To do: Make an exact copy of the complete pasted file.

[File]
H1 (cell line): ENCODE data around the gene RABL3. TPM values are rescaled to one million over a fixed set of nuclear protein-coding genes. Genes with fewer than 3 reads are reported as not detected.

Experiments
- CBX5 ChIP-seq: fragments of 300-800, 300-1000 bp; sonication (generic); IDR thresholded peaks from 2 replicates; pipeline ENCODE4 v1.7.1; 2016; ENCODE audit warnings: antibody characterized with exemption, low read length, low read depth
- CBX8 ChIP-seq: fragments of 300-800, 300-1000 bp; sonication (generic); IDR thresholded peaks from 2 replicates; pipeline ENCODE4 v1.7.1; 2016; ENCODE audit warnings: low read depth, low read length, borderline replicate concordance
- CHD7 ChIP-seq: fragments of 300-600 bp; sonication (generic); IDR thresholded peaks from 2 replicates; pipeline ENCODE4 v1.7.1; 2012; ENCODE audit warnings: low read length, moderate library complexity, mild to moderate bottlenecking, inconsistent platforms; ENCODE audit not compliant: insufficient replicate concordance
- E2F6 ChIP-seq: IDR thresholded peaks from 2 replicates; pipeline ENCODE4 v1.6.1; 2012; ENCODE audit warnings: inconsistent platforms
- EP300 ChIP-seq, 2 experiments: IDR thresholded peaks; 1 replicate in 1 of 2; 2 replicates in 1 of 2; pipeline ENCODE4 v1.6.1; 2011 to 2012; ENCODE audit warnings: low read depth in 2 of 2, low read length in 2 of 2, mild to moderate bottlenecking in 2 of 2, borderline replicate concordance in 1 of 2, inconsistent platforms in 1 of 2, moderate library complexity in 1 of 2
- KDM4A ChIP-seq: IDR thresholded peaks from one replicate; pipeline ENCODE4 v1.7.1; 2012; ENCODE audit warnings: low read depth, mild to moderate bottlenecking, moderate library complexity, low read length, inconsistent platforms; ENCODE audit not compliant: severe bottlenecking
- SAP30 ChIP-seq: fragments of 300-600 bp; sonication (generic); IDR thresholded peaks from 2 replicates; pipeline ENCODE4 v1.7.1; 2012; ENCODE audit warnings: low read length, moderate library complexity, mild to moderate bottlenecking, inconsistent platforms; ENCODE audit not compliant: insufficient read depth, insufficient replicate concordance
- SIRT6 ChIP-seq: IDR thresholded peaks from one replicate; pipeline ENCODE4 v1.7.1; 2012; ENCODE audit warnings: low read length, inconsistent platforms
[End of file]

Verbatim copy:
H1 (cell line): ENCODE data around the gene RABL3. TPM values are rescaled to one million over a fixed set of nuclear protein-coding genes. Genes with fewer than 3 reads are reported as not detected.

Experiments
- CBX5 ChIP-seq: fragments of 300-800, 300-1000 bp; sonication (generic); IDR thresholded peaks from 2 replicates; pipeline ENCODE4 v1.7.1; 2016; ENCODE audit warnings: antibody characterized with exemption, low read length, low read depth
- CBX8 ChIP-seq: fragments of 300-800, 300-1000 bp; sonication (generic); IDR thresholded peaks from 2 replicates; pipeline ENCODE4 v1.7.1; 2016; ENCODE audit warnings: low read depth, low read length, borderline replicate concordance
- CHD7 ChIP-seq: fragments of 300-600 bp; sonication (generic); IDR thresholded peaks from 2 replicates; pipeline ENCODE4 v1.7.1; 2012; ENCODE audit warnings: low read length, moderate library complexity, mild to moderate bottlenecking, inconsistent platforms; ENCODE audit not compliant: insufficient replicate concordance
- E2F6 ChIP-seq: IDR thresholded peaks from 2 replicates; pipeline ENCODE4 v1.6.1; 2012; ENCODE audit warnings: inconsistent platforms
- EP300 ChIP-seq, 2 experiments: IDR thresholded peaks; 1 replicate in 1 of 2; 2 replicates in 1 of 2; pipeline ENCODE4 v1.6.1; 2011 to 2012; ENCODE audit warnings: low read depth in 2 of 2, low read length in 2 of 2, mild to moderate bottlenecking in 2 of 2, borderline replicate concordance in 1 of 2, inconsistent platforms in 1 of 2, moderate library complexity in 1 of 2
- KDM4A ChIP-seq: IDR thresholded peaks from one replicate; pipeline ENCODE4 v1.7.1; 2012; ENCODE audit warnings: low read depth, mild to moderate bottlenecking, moderate library complexity, low read length, inconsistent platforms; ENCODE audit not compliant: severe bottlenecking
- SAP30 ChIP-seq: fragments of 300-600 bp; sonication (generic); IDR thresholded peaks from 2 replicates; pipeline ENCODE4 v1.7.1; 2012; ENCODE audit warnings: low read length, moderate library complexity, mild to moderate bottlenecking, inconsistent platforms; ENCODE audit not compliant: insufficient read depth, insufficient replicate concordance
- SIRT6 ChIP-seq: IDR thresholded peaks from one replicate; pipeline ENCODE4 v1.7.1; 2012; ENCODE audit warnings: low read length, inconsistent platforms